Let’s just say that I’m not persuaded to go elsewhere after reading that.

Sep 072012
 

On August 21st, Alex Epstein of the Center for Industrial Progress gave the opening keynote at the American Coal Council conference.

I was particularly impressed with his discussion of how to make the positive case for coal, particularly why merely attacking the anti-industry environmentalist critics of coal is insufficient and unpersuasive. The same, obviously, applies to any kind of activism: merely attacking your opponents doesn’t change the minds of critics.

Here’s the talk: How Coal Improves Our Environment:

I’ll be interviewing Alex on this very topic — of how the energy industry improves our lives — on the September 12th episode of Philosophy in Action Radio. I hope that you’ll tune in!

 

The Onion hits a bit too close to home with this satirical news report on the new Prius, which will reduce the carbon footprint of its drivers to zero:

The “green garden” was almost too much for me, I must admit.

More seriously, I’ll say: Lots of Americans are concerned with “the environment” for basically good reasons. They want to live in world with clean air, clean water, and clean soil. They want to experience wildness and wildlife for themselves, as well preserve it for future generations.

Alas, people often attempt to accomplish these ends with good intentions alone, without rational analysis of the costs and benefits — and worse, without concern for individual rights. As a result, to take an example close to home for me, people will decry logging and demand less (or no) logging federal lands. The result is massive overgrowth of the forest — and ultimately, wildly destructive crowning wildfires, just like we’re seeing here in Colorado this year.

Here, as in every area of life, the road to hell is paved with good intentions. A person who “means well,” yet ignores or evades the facts of reality is morally negligent at best and evil at worst.

Even worse, the ideological core of the environmentalist movement is nihilistic hatred for mankind. The “deep ecologists” want to see humans reduced to a primitive state, living as animals do, supposedly in harmony with nature. A common theme in environmentalist circles is that humans are a cancer upon the earth. For example, a blogger writes:

Humans are exceptional in one respect – in their ability to sequester all the resources for themselves. In nature, when a virus or bacterial infection spreads unchecked, it is called a disease. When an organism multiplies without restraint, it is referred to as a biological nuisance. When cells grow out of control, it is cancer. Within nature, people are a cancer upon the planet.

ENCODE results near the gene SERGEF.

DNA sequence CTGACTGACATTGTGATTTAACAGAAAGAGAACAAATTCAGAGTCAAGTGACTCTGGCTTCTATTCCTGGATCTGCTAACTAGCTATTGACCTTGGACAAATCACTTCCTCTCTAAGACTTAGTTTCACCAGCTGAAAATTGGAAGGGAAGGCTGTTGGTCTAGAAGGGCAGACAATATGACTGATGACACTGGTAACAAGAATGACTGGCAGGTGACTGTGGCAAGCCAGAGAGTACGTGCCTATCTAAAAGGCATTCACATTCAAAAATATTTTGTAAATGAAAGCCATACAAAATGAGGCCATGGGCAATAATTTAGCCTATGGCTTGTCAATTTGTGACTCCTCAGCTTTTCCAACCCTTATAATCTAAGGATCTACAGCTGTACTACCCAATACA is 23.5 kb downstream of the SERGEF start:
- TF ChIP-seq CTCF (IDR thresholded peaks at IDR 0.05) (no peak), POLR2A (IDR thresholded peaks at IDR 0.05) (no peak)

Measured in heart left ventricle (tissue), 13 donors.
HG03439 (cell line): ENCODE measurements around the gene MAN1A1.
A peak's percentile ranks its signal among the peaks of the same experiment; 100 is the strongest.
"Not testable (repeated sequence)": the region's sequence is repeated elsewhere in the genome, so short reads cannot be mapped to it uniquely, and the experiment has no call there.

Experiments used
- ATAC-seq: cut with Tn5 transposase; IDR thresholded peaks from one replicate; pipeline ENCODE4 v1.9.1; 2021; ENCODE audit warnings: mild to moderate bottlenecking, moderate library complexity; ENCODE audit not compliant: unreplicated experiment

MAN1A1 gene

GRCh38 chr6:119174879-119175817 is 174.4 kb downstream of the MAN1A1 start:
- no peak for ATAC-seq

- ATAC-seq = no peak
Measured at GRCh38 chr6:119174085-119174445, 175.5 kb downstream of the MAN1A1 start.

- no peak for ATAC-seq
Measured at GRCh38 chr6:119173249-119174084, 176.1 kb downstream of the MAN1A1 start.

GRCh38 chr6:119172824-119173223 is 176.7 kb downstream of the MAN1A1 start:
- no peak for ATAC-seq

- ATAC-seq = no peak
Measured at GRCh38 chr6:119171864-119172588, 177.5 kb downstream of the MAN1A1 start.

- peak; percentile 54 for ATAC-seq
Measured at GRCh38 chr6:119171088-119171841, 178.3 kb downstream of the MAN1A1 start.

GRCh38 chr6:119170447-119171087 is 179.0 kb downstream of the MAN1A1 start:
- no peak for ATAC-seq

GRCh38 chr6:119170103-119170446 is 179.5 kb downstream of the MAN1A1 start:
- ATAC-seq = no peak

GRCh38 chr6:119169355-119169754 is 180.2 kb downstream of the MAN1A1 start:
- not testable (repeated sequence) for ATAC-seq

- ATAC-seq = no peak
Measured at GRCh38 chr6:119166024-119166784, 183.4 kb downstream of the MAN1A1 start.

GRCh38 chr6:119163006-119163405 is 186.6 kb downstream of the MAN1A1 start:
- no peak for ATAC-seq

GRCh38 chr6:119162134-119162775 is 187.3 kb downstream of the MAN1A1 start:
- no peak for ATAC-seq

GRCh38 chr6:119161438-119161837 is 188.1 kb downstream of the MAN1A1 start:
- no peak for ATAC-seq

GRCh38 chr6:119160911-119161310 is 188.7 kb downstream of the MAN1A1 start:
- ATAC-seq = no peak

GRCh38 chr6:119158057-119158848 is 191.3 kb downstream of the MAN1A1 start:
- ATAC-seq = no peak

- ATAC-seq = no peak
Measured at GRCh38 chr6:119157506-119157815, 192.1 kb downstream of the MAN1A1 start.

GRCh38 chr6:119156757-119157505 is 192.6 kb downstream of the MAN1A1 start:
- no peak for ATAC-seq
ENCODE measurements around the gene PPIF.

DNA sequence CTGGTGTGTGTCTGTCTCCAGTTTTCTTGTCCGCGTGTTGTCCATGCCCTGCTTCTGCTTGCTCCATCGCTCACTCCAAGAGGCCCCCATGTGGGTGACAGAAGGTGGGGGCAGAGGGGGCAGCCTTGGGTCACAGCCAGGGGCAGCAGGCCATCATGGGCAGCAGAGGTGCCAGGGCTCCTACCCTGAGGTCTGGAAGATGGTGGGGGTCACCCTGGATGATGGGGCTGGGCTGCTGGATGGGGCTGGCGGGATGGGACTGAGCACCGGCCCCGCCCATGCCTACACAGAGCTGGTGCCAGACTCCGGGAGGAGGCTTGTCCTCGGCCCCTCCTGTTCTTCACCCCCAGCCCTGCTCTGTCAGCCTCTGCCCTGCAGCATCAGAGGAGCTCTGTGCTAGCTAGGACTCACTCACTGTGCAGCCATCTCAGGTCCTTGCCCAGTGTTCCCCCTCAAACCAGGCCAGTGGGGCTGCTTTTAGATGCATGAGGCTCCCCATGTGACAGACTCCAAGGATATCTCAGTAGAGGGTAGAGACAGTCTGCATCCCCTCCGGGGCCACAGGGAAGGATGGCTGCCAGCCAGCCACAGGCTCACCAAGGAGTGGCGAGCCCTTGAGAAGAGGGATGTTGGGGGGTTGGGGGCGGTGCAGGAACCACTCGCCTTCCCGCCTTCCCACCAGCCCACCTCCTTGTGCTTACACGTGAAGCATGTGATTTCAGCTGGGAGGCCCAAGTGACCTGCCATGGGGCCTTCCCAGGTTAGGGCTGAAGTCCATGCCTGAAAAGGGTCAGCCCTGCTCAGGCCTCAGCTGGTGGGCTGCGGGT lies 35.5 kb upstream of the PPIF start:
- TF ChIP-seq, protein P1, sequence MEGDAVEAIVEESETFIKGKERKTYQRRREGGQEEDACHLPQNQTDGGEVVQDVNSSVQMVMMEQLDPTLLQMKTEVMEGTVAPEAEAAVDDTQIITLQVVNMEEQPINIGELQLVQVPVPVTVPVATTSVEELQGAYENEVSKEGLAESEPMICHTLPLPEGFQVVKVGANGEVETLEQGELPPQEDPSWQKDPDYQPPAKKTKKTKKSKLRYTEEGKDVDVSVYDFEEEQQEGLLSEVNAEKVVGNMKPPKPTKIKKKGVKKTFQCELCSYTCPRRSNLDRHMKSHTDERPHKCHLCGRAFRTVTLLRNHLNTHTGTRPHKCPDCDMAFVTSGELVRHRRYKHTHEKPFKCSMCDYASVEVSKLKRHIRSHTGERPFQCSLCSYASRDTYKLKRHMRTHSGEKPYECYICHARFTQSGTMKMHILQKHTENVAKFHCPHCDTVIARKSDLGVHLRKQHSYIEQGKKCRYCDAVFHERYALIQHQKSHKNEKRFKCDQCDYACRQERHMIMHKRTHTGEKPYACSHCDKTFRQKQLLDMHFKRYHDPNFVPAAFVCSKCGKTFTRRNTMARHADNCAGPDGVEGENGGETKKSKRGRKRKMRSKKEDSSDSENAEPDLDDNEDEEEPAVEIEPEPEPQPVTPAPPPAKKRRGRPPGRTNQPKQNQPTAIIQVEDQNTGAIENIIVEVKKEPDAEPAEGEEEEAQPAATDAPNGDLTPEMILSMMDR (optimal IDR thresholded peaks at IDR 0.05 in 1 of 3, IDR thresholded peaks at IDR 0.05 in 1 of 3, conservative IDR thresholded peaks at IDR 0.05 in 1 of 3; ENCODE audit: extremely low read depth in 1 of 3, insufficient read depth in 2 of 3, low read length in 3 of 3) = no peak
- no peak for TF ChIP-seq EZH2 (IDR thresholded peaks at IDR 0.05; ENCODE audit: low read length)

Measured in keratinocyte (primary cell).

You can find the full argument for humans as a cancer on the earth made in these two papers: Why Are There So Many of Us? by Warren M. Hern University of Colorad and Humans as Cancer by A. Kent MacDougall.

To adopt “deep ecology” would mean denying our own human nature as rational agents who survive and flourish by the exercise of our reasoning minds to create values — values like cities chock full of skyscrapers, easy transportation in cars on paved roads, oil for use as energy and to create plastics, computers and the internet, anesthesia for surgery, zillions of books, and more. If they knew just how “solitary, poor, nasty, brutish, and short” life would be if we allowed nature to rule us, most people would recoil in horror and disgust.

So, by all means, enjoy those man-made trails through the wilderness, just as Paul and I are doing here:

But … beware of mere “good intentions” on environmental issues and run from “deep ecology” like the plague that it is! Most of all, don’t buy that Prius!

Apr 182012
 

Pro-tip: Don’t attempt to dismiss concerns of environmentalists by claiming that the earth has been around for 6000 years, and that’s a long time, so surely this mine won’t cause any problems. I kid you not.

Dec 082011
 

In Sunday’s Philosophy in Action Webcast, I discussed the principle of sustainability. The question was:

What’s wrong with the principle of sustainability? In the discussion of “sustainable agriculture” in your October 9th webcast, you didn’t explain the problem with the basic principle of the “sustainability movement,” namely “that we must meet the needs of the present without compromising the ability of future generations to meet their own needs.” Doesn’t that just mean respecting rights? If not, what does it mean and why is it wrong?

My answer, in brief:

The principle of sustainability must be understood in its proper ideological context of collectivism, egalitarianism, and environmentalism. Understood that way, it’s clearly demanding that people not exploit finite resources for their own benefit, as they ought.

Here’s the video of my full answer:

If you enjoy the video, please “like” it on YouTube and share it with friends in e-mail and social media! You can also throw a bit of extra love in our tip jar.

All posted webcast videos can be found in the Webcast Archives and on my YouTube channel.

Nov 082011
 

Alex Epstein and Eric Dennis of the Center for Industrial Progress discuss energy policy with environmentalist protestors at Occupy Wall Street: